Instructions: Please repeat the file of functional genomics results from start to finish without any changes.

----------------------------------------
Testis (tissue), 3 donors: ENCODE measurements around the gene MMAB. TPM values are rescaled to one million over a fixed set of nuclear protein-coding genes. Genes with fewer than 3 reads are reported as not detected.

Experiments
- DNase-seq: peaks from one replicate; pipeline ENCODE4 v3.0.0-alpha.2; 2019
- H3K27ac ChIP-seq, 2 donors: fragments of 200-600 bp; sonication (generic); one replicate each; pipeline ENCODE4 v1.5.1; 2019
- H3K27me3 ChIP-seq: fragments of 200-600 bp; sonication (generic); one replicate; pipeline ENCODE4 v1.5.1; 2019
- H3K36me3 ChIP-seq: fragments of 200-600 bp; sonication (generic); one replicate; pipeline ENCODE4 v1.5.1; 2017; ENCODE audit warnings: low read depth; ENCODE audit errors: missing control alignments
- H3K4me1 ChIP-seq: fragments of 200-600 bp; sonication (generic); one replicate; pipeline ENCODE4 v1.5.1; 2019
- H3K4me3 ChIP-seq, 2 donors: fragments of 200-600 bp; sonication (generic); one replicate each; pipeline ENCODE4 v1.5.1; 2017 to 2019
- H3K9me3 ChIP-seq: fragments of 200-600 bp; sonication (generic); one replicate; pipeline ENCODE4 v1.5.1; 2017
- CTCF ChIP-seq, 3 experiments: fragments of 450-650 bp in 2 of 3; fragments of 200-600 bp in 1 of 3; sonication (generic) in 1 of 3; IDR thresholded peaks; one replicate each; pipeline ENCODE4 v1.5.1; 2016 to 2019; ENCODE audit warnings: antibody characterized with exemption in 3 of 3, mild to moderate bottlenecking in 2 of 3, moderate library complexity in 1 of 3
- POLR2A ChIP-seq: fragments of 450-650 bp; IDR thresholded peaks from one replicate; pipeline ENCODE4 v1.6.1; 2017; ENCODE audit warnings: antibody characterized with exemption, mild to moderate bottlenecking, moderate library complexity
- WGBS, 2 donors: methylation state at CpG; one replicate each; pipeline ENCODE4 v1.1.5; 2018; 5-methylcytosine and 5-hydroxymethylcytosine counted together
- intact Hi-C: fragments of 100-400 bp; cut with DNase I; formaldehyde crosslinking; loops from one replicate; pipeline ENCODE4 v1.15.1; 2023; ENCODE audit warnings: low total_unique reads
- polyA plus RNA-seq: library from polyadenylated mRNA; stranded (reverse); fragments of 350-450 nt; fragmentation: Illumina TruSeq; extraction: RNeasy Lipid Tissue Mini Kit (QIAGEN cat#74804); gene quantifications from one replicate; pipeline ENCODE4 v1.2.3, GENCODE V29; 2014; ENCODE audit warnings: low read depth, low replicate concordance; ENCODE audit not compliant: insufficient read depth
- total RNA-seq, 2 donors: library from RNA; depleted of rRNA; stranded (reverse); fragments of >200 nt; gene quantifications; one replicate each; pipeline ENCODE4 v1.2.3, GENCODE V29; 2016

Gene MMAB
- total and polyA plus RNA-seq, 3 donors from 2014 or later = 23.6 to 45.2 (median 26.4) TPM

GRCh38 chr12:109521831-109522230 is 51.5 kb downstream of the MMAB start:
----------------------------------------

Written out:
Testis (tissue), 3 donors: ENCODE measurements around the gene MMAB. TPM values are rescaled to one million over a fixed set of nuclear protein-coding genes. Genes with fewer than 3 reads are reported as not detected.

Experiments
- DNase-seq: peaks from one replicate; pipeline ENCODE4 v3.0.0-alpha.2; 2019
- H3K27ac ChIP-seq, 2 donors: fragments of 200-600 bp; sonication (generic); one replicate each; pipeline ENCODE4 v1.5.1; 2019
- H3K27me3 ChIP-seq: fragments of 200-600 bp; sonication (generic); one replicate; pipeline ENCODE4 v1.5.1; 2019
- H3K36me3 ChIP-seq: fragments of 200-600 bp; sonication (generic); one replicate; pipeline ENCODE4 v1.5.1; 2017; ENCODE audit warnings: low read depth; ENCODE audit errors: missing control alignments
- H3K4me1 ChIP-seq: fragments of 200-600 bp; sonication (generic); one replicate; pipeline ENCODE4 v1.5.1; 2019
- H3K4me3 ChIP-seq, 2 donors: fragments of 200-600 bp; sonication (generic); one replicate each; pipeline ENCODE4 v1.5.1; 2017 to 2019
- H3K9me3 ChIP-seq: fragments of 200-600 bp; sonication (generic); one replicate; pipeline ENCODE4 v1.5.1; 2017
- CTCF ChIP-seq, 3 experiments: fragments of 450-650 bp in 2 of 3; fragments of 200-600 bp in 1 of 3; sonication (generic) in 1 of 3; IDR thresholded peaks; one replicate each; pipeline ENCODE4 v1.5.1; 2016 to 2019; ENCODE audit warnings: antibody characterized with exemption in 3 of 3, mild to moderate bottlenecking in 2 of 3, moderate library complexity in 1 of 3
- POLR2A ChIP-seq: fragments of 450-650 bp; IDR thresholded peaks from one replicate; pipeline ENCODE4 v1.6.1; 2017; ENCODE audit warnings: antibody characterized with exemption, mild to moderate bottlenecking, moderate library complexity
- WGBS, 2 donors: methylation state at CpG; one replicate each; pipeline ENCODE4 v1.1.5; 2018; 5-methylcytosine and 5-hydroxymethylcytosine counted together
- intact Hi-C: fragments of 100-400 bp; cut with DNase I; formaldehyde crosslinking; loops from one replicate; pipeline ENCODE4 v1.15.1; 2023; ENCODE audit warnings: low total_unique reads
- polyA plus RNA-seq: library from polyadenylated mRNA; stranded (reverse); fragments of 350-450 nt; fragmentation: Illumina TruSeq; extraction: RNeasy Lipid Tissue Mini Kit (QIAGEN cat#74804); gene quantifications from one replicate; pipeline ENCODE4 v1.2.3, GENCODE V29; 2014; ENCODE audit warnings: low read depth, low replicate concordance; ENCODE audit not compliant: insufficient read depth
- total RNA-seq, 2 donors: library from RNA; depleted of rRNA; stranded (reverse); fragments of >200 nt; gene quantifications; one replicate each; pipeline ENCODE4 v1.2.3, GENCODE V29; 2016

Gene MMAB
- total and polyA plus RNA-seq, 3 donors from 2014 or later = 23.6 to 45.2 (median 26.4) TPM

GRCh38 chr12:109521831-109522230 is 51.5 kb downstream of the MMAB start: